In the spring of 2015, GL led six students on its first trip to the Ashanti region of Ghana. Kumasi, the capital of the region, is the bustling city center of a region that produces 96% of Ghana’s exports, including gold bar, manganese ore, cocoa and yams. In partnership with British-Ghanaian agency Thrive Africa, Global Leaders staff and students worked and lived in the Ashanti villages of Besease and Apatrapa.
Most days in Ghana start with work on a service project. During the maiden trip, students worked as a team on three service-projects: service in a children’s home in Kumasi, work on a small farm, and library construction at an existing school.
GL International’s service-learning philosophy is also one of humility – participants are not there to fix a problem or to help the helpless. They work alongside Ghanaians on projects the local community has deemed valuable or necessary, learning about the potential for solidarity and service within the African contexts. For that reason, service projects often change from one year to the next, as our local partners work with the community to identify where need exists. In 2016, GL plans to begin moving toward school construction in the northern part of the Ashanti region in Ghana. GLers have much to learn from their Ghanaian counterparts, and by working together – building team bonds and strong relationships – they do. GL staffers, along with host country staff and student work-team leaders, develop meaningful and challenging discussions and reflections to help participants unpack and understand the experiences they have.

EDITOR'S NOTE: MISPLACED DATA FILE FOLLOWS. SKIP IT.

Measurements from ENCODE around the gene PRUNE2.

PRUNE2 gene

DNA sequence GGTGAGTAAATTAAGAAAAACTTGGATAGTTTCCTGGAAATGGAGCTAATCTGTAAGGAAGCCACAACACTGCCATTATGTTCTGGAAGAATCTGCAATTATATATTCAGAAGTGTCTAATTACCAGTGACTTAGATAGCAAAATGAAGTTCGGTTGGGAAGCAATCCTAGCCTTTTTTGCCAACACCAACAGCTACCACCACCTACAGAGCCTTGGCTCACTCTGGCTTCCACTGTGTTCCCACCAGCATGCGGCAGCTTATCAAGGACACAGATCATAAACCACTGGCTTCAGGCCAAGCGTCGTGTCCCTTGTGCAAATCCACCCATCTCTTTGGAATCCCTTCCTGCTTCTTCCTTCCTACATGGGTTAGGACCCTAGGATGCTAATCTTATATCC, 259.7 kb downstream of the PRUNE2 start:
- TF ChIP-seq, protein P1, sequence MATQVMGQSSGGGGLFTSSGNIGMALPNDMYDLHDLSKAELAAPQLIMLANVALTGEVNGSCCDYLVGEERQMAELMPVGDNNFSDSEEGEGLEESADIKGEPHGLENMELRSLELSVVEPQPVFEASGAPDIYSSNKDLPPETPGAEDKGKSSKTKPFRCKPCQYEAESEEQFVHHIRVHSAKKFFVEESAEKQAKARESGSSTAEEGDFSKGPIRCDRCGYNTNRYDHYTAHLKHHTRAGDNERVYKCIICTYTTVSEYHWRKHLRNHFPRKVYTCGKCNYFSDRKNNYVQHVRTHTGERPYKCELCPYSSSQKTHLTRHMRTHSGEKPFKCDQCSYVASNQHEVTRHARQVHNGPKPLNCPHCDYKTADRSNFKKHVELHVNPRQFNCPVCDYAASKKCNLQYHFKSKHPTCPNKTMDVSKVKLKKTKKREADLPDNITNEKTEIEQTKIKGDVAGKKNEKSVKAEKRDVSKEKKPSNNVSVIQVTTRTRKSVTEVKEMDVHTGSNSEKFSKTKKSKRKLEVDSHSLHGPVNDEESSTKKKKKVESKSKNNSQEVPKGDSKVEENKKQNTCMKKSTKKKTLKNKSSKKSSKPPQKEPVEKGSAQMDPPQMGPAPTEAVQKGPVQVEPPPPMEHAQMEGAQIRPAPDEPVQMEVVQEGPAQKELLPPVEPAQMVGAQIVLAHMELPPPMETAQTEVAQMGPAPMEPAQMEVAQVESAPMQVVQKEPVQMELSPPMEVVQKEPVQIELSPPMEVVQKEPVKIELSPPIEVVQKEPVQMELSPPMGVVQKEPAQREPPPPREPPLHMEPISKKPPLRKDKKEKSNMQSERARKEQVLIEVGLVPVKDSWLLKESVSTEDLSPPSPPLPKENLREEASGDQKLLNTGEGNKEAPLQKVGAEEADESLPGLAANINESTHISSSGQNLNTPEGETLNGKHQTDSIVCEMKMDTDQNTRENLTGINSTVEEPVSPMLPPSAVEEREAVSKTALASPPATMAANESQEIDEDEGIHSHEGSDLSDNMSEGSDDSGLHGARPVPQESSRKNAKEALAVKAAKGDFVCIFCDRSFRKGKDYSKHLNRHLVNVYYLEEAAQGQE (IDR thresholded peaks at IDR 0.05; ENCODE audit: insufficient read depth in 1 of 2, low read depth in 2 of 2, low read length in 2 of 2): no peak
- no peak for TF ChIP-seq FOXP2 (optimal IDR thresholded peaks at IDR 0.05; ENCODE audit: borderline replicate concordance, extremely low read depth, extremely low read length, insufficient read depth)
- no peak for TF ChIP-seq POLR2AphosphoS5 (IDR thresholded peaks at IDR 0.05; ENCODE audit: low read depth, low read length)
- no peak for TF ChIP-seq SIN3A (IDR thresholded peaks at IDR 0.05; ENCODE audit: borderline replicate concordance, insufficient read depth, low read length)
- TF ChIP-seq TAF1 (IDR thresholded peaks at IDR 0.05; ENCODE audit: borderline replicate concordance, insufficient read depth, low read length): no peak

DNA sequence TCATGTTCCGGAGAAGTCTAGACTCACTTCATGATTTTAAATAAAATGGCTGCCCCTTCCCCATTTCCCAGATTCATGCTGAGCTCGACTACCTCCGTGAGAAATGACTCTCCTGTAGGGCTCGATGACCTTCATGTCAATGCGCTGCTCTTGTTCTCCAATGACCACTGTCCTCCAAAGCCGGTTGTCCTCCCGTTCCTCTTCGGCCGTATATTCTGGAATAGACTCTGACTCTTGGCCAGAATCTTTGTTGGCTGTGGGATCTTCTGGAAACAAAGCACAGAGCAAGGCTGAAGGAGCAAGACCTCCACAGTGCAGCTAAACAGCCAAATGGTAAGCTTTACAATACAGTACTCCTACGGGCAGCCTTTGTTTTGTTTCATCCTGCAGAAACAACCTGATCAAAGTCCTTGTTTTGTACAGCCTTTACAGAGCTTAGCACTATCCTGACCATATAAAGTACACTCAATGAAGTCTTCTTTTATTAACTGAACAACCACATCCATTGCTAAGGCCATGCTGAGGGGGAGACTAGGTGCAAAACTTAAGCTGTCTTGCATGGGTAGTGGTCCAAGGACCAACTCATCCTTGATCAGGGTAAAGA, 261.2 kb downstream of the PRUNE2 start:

The biggest goal of service learning abroad is that our students step out of their comfort zones. After their year-long participation in service and leadership at home, they have develop the skills, awareness, openness, and confidence to act. Service-learning abroad is an opportunity to put those skills into practice in a much different context. By overcoming new barriers – different language, different cultural background, different values – students are even more empowered to lead the charge to any challenge, and effect positive change.
Global Leaders has long-standing relationships with trusted families who welcome GL students into their homes. Groups of three to five students live with a local host family for the duration of the trip, sharing traditional meals, learning customs, and becoming a part of the family. Past participants have reported that time spent with their homestays is some of the most memorable, and many from life-long friendships with their host families.
In Ghana, the local dialect is called Twi. While this language is not one that students are likely to use in their daily lives at home, they still have the opportunity to practice with a language teacher, so that they are better prepared to communicate with the Ghanaians they meet, live with and work with on their trip. GL believes it is essential that our student leaders.